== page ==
Every indicator suggests that the 2024 election will see a rematch between President Joe Biden and former President Donald Trump.
For most Americans, this will represent the first Presidential rematch of their lives.
What does history offer for evaluating Biden-Trump II?
Joe Biden vs. Donald Trump: Historical Context
Presidential rematches are pretty unusual in American electoral history, especially in the post-bellum era.
Usually, the defeated candidate is so politically damaged that they do not seriously consider another Presidential run.
The victor is by definition the incumbent, and usually in a stronger position the second time around.
Someone interested in a rematch has to contend with the fact that their own brand has been tarnished and that their opponent will likely be in an advantageous position. Rematches and post-Presidential political careers were more common in the early Republic, but seem to have almost entirely disappeared.
Returns Are Rare
Indeed, any return to politics on the part of a defeated Presidential candidate has become rare.
Senator Mitt Romney (R-UT) is one of the very few defeated contenders who has sought any kind of new electoral office (senators such as John McCain, George McGovern, and Barry Goldwater defended their seats in incumbency well after their failed Presidential runs).
Bob Dole and Mike Dukakis both effectively retired from the political arena after their defeats. The 2000 and 2016 elections represent best case “rematch” scenarios, as in both years the Democratic candidate won the popular vote but lost the EC, suggesting a manageable rematch.
And yet neither Gore nor Clinton made any serious effort to win their party’s nomination in the ensuing cycle. Gore is five years younger than Joe Biden but has not even touched the Democratic primary waters in the past five cycles.
Clinton carries so much baggage that only Republican political consultants pine for her return to the arena.
Enter Donald Trump: What Does History Say?
But Donald Trump, of course, is different. What chances for success?
The most notable successful rematch in American history came in the 1892 election, where former President Grover Cleveland avenged his 1888 defeat to Benjamin Harrison. In 1888 the incumbent Cleveland lost the Electoral College 233-168 despite winning the popular vote 48.6%-47.8%. Four years later, Cleveland defeated Harrison 277-145 in the EC and 46%-43% in the popular vote.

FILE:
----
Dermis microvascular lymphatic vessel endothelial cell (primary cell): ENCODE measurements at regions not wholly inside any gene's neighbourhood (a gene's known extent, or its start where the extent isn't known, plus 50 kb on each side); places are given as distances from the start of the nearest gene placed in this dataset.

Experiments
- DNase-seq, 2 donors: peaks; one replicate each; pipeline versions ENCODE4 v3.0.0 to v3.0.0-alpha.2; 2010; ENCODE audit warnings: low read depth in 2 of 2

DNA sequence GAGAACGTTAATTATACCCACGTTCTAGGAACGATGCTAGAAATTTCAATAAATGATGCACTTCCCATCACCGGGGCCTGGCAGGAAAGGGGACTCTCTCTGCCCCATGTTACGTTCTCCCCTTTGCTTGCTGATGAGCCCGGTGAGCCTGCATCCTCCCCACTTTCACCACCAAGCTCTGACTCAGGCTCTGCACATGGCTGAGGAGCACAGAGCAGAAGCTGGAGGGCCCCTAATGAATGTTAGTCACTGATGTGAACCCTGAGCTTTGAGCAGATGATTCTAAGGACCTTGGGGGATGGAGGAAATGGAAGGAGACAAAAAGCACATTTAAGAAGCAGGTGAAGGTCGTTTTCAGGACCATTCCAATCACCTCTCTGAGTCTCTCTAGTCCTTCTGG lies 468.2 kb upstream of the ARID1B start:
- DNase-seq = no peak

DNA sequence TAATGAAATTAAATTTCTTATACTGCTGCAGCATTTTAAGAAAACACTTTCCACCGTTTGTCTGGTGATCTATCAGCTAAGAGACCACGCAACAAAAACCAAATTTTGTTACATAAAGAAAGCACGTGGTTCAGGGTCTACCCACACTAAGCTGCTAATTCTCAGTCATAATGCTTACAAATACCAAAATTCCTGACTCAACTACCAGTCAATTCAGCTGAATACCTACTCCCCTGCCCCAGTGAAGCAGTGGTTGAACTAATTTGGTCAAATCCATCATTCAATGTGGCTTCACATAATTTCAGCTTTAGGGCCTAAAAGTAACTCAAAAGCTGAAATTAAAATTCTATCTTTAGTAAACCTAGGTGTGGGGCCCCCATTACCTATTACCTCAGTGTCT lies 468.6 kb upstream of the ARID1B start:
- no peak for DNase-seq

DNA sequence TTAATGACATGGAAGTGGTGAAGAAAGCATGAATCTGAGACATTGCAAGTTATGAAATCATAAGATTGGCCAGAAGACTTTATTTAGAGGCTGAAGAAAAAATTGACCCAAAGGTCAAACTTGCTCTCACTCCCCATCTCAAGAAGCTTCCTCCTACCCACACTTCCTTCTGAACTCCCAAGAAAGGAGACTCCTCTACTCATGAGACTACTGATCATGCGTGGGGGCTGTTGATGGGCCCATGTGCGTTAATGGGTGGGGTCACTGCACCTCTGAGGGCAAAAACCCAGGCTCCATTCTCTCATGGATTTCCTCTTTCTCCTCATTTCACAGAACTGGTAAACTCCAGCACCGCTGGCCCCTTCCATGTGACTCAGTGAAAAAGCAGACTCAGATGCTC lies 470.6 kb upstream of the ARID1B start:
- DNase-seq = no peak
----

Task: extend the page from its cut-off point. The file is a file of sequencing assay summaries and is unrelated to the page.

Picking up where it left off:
A poor economy made Harrison particularly vulnerable, and he faced challenges even to win the Republican nomination. Cleveland held a dominant position in the Democratic Party of the time, and won nomination without great difficulty despite his earlier defeat.
More recently, in 1952 General Dwight D. Eisenhower handed Illinois Senator Adlai Stevenson a serious thrashing, winning 55% of the popular vote and 442 electoral votes. Perhaps despairing of any serious effort to defeat the popular incumbent, in 1956 the Democrats again nominated Stevenson, who lost the second time by an even larger margin. Ironically, Adlai Stevenson’s grandfather had served as Grover Cleveland’s Vice President for his second term.
Will 2024 be more of an Eisenhower year or a Cleveland year?
Joe Biden is no Ike, but like Adlai Stevenson Donald Trump has failed to command a popular majority in two successive presidential runs.
Eighteen months out it’s still too early to tell how the election might shape up, with the economy and Joe Biden’s key foreign policy project (the defense of Ukraine) still in serious question. Notwithstanding the fundamentals, incumbent Presidents usually have an electoral advantage and Donald Trump has a major hill to climb in order to win back the states he lost in 2020.
The cult of personality that the GOP has allowed Donald Trump to build around himself may not be entirely unique in American political history, but it has laid the foundations for a kind of electoral rematch that we have not seen in a very long time. Indeed, at this point it’s difficult to say what a post-Trump GOP will look like. There certainly are plenty of 2024 contenders (some of whom are probably aiming for the VP slot or laying the foundations for a 2028 run) but it’s not obvious that Trump is interested in relinquishing his hold on the party. Even if he loses to Biden in 2024 (and manages to stay out of prison) he could conceivably run in 2028 (as an eighty-two year old) or anoint a successor.